Entrepreneurs, Don’t Take Investor Money. Nine Insights To Grow Your Startup And Keep Your Equity. by Forbes – Entrepreneurs

Serebral360° found a great read by Forbes – Entrepreneurs article, “Entrepreneurs, Don’t Take Investor Money. Nine Insights To Grow Your Startup And Keep Your Equity..”

Add another layer to your #Business literacy. We at Serebral360° would love to know if the Forbes – Entrepreneurs article was helpful, leave a comment, like and share. Let’s dive in and discuss the information and put it to use to grow your business. #BusinessStrategy #ContentMarketing #WebDevelopment #BrandStrategy
Info@serebral360.com 762.333.1807 www.serebral360.com
Grap a copy of our NEW Business Stratgety Books #FFSS VOL1 and #FFSS VOL2

Two people figuring out how to get to revenue fast.Getty

As an aspiring or current entrepreneur, you may believe that in order to create a successful company you need investor money. Perhaps not. Virgin, Dell and Microsoft all got started with no venture capital money. So did MailChimp, Shopify, WayFair, GoFundMe and Qualtrics. If you solve a problem first and figure out how to get to revenue fast, you may not need early investor money. You may decide to work with venture capitalists later to more rapidly scale or expand but you will do so at a better valuation and give up less equity.

Why not take investor money early? Because there is a potential cost to taking early money:

  • Give up too much equity at an early stage: In the early days of a startup, equity is both valuable and valueless. It’s valueless because you may not have revenue and it’s hard to buy groceries or pay rent with valuation. Plus, you will need that equity for a co-founder, key employees or later stage investors.
  • Begin to lose control of key decisions: When you bring on an early investor, they may believe they know more about the business than you do. While you are focused on building something meaningful and great, at some point, they want their money back. This could create real tension when you have to start running decisions past investors and they disagree with you. When the startup fails due to poor decision making, who gets blamed? You do.
  • Not enough equity later for key people: Keep your equity “powder” dry. Treat your equity like it’s extremely precious. Instead of throwing equity around like its confetti, hold onto the equity until you really need to use it. The more revenue you drive, the higher your valuation and that makes your equity more valuable.
  • Not focused on revenue: By taking early investor money, it may give you a false sense of security in terms of the business operations. If you take $400,000 and you have a monthly burn rate of $30,000, you have this feeling that you have a full year to make something happen. And so you take you eye off revenue. Time is a funny thing. Invariably, you will never have enough time. Develop a business model to generate revenue in the first month.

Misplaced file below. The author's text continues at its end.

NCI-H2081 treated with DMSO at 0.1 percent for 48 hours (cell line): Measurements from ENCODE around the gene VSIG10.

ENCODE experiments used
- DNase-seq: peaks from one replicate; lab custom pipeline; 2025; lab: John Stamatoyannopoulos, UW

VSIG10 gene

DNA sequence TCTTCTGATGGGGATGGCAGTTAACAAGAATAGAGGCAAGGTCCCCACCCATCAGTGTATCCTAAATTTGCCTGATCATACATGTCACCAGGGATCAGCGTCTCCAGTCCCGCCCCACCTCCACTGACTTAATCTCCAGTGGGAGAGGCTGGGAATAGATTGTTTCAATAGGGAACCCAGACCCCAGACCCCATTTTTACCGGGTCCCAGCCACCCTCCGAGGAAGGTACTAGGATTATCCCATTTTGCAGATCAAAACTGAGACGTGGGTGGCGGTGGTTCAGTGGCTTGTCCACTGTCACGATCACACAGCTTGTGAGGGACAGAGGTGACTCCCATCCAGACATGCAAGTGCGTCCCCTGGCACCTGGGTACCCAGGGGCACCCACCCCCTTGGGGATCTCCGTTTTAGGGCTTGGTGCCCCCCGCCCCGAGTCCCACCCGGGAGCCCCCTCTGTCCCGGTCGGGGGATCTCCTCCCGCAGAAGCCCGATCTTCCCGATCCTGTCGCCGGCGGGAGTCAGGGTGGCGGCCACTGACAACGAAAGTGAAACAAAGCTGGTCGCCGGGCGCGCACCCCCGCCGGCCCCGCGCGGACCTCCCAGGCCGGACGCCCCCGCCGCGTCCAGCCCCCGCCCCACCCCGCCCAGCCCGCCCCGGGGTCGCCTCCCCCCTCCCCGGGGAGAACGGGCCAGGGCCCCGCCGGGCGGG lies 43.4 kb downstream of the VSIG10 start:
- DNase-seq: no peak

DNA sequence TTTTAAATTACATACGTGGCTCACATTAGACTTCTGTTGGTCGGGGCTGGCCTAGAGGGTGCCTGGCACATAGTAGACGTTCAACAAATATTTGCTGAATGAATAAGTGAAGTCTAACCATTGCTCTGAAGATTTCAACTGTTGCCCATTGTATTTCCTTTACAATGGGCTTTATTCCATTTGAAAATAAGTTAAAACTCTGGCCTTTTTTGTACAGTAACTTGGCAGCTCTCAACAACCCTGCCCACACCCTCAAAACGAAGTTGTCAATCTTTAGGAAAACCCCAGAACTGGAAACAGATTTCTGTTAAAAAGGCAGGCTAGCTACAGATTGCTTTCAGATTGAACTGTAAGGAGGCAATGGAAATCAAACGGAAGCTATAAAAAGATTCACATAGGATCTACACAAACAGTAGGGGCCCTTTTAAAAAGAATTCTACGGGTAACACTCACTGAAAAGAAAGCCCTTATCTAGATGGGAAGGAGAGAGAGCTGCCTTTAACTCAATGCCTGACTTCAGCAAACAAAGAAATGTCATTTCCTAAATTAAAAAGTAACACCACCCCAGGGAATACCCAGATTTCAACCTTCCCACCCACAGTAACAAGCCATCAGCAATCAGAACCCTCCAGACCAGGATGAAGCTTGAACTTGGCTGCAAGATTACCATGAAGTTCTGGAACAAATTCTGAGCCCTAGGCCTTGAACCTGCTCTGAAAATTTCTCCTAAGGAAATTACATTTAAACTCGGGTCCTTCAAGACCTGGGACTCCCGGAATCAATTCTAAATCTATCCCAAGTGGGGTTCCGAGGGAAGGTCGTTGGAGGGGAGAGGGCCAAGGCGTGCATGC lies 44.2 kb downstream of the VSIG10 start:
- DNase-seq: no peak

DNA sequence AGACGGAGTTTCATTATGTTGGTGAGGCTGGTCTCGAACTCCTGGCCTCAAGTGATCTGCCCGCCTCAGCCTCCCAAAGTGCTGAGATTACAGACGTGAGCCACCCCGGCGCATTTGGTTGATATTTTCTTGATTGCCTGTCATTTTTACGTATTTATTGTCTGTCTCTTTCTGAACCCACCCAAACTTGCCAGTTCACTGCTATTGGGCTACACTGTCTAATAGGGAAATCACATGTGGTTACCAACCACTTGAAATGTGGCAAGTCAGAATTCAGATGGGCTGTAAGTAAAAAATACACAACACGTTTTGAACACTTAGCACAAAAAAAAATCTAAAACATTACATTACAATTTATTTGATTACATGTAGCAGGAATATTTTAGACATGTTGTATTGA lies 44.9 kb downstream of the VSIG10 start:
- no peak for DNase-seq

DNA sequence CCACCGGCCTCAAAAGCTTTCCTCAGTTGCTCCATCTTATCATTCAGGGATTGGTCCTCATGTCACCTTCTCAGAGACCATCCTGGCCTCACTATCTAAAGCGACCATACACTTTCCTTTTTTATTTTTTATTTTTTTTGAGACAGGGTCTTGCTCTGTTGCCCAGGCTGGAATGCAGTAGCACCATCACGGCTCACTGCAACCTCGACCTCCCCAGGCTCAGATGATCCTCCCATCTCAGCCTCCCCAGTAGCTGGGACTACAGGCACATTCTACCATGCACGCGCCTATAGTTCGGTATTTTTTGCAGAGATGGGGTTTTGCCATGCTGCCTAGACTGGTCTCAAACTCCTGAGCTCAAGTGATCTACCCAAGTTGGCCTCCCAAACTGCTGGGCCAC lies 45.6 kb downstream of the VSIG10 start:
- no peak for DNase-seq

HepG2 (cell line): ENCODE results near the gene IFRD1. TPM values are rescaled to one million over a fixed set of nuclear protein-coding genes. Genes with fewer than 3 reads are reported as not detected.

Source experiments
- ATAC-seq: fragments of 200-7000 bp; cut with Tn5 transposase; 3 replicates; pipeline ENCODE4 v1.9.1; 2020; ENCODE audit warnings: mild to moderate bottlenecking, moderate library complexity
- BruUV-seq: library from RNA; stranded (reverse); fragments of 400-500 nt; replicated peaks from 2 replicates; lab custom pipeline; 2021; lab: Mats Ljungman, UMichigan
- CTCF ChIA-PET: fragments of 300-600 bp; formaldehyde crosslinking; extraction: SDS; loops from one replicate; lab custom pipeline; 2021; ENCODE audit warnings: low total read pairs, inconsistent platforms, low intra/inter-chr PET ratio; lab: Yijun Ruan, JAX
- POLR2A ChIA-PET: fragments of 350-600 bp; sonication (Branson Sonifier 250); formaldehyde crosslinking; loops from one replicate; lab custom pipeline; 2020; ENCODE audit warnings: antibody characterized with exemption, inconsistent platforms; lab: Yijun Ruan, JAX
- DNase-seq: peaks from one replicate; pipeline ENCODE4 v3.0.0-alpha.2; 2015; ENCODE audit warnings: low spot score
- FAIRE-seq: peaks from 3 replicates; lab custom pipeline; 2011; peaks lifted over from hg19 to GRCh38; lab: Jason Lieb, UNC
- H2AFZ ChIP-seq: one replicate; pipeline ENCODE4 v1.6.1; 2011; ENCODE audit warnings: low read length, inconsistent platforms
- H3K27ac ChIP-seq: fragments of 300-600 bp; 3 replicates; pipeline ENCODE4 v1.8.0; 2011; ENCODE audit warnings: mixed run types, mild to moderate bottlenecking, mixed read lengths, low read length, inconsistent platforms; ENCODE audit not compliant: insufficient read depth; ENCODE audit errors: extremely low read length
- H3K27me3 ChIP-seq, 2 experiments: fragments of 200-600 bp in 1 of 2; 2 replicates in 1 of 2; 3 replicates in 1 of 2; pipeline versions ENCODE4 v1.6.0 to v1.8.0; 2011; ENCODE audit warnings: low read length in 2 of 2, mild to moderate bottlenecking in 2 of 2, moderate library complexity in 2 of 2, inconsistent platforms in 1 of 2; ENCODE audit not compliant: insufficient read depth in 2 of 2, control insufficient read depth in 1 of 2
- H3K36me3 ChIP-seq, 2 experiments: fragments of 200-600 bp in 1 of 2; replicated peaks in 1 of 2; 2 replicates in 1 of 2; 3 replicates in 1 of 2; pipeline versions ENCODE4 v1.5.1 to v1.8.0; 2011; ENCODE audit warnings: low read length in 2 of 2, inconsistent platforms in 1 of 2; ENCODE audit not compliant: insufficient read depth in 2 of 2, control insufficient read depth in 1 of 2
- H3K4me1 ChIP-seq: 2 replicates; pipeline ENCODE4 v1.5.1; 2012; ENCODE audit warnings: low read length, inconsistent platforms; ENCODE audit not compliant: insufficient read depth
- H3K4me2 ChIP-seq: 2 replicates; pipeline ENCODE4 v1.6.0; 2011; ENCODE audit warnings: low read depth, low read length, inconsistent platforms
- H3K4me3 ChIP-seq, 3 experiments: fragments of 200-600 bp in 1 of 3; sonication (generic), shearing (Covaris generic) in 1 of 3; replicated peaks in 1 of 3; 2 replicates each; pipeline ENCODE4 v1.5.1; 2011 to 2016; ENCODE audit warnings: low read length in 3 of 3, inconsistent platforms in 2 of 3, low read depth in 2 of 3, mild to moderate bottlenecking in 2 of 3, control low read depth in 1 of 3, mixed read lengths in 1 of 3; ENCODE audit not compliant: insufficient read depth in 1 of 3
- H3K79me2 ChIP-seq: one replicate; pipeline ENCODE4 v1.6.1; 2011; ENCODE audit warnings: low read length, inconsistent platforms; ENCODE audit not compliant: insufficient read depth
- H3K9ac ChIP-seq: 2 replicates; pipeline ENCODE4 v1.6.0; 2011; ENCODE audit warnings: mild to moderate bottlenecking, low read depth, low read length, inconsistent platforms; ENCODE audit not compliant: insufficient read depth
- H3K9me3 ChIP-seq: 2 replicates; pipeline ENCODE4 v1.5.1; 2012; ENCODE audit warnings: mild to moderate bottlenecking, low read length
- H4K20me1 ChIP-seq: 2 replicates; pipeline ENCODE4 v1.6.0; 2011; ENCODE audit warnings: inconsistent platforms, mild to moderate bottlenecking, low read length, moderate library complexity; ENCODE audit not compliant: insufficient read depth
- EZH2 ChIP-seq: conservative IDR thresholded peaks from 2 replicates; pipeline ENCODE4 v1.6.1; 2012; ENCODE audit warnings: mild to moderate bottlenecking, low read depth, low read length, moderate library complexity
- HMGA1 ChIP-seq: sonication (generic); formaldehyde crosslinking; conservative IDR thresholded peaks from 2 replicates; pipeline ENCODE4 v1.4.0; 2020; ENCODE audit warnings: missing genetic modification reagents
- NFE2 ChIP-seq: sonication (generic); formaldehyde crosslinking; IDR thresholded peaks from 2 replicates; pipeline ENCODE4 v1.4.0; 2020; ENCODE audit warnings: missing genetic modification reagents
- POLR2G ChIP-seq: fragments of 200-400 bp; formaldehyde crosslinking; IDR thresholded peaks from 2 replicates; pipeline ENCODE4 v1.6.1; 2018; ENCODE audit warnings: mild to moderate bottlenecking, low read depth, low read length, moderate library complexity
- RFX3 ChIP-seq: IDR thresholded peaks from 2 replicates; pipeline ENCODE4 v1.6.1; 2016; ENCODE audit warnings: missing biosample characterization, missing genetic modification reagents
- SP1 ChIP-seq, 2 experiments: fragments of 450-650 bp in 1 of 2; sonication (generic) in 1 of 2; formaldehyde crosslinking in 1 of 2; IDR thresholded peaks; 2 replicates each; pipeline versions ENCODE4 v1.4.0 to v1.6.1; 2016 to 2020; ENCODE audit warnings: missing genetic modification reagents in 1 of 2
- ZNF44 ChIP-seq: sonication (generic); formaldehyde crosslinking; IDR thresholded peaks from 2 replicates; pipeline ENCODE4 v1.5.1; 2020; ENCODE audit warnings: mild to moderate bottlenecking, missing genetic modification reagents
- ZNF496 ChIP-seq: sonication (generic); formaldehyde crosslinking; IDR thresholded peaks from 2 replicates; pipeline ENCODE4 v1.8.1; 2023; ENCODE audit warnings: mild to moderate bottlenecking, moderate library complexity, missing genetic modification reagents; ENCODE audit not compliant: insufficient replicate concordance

• Developing a board of investors versus advisors: How many times have you heard about a founder of a startup who was fired by the board of directors? Don’t question whether or not it was justified just understand when you build a board that is mostly made up of investors, you have not surrounded yourself with people who might care about you. They care about their money. Even if it takes longer to grow the business, surround yourself with people who will help you to succeed and not be prone to firing you. As an advisor, you might spend extra time with an amazing founder to counsel and lead them. As an investor, you would probably fire them.

Team working together in a co-working space. Getty

Here are nine things to keep in mind if you decide to pursue a startup strategy of not seeking investor capital early in the life of the startup company:

  • Get to revenue fast: Make this your mantra and goal.
  • Treat equity preciously: Treat equity with a high degree of respect. Hold onto it until you really need to let some of it go.
  • Bootstrap your expectations: Don’t worry about being wildly successful. Get to revenue and gain customers. Then repeat. The rest will take care of itself.
  • Friends and Family debt: Use this strategy wisely. Don’t ask for more than they are willing to lose. Consider whether or not you should crowdfund versus ruining a family relationship.
  • Avoid needless debt: Don’t borrow money. Keep your startup extremely lean. You don’t need an office, a desk or a warehouse.
  • Hard Work: Being an entrepreneur is not sexy. Most entrepreneurs in startups work way more hours than they did when they worked for someone else. But it’s your company.
  • Take advantage of opportunities: If you really look around and aim to leverage, there are a lot of resources you can leverage. Try not to spend money.
  • Advisors and mentors: One of the most critical things you can do in your startup is to surround yourself with mentors and advisors who have been there and done that.
  • Make tough decisions quickly: Often times, your startups failure or success will depend on your ability to make decisions in a timely manner. Don’t over analyze. Study the problem, get advice and then make a decision.

March 12, 2019 at 11:44AM
https://www.forbes.com/sites/bernhardschroeder/2019/03/12/entrepreneurs-dont-take-investor-money-nine-insights-to-grow-your-startup-and-keep-your-equity/
Forbes – Entrepreneurs
http://www.forbes.com/entrepreneurs/
http://bit.ly/2CMy7Yu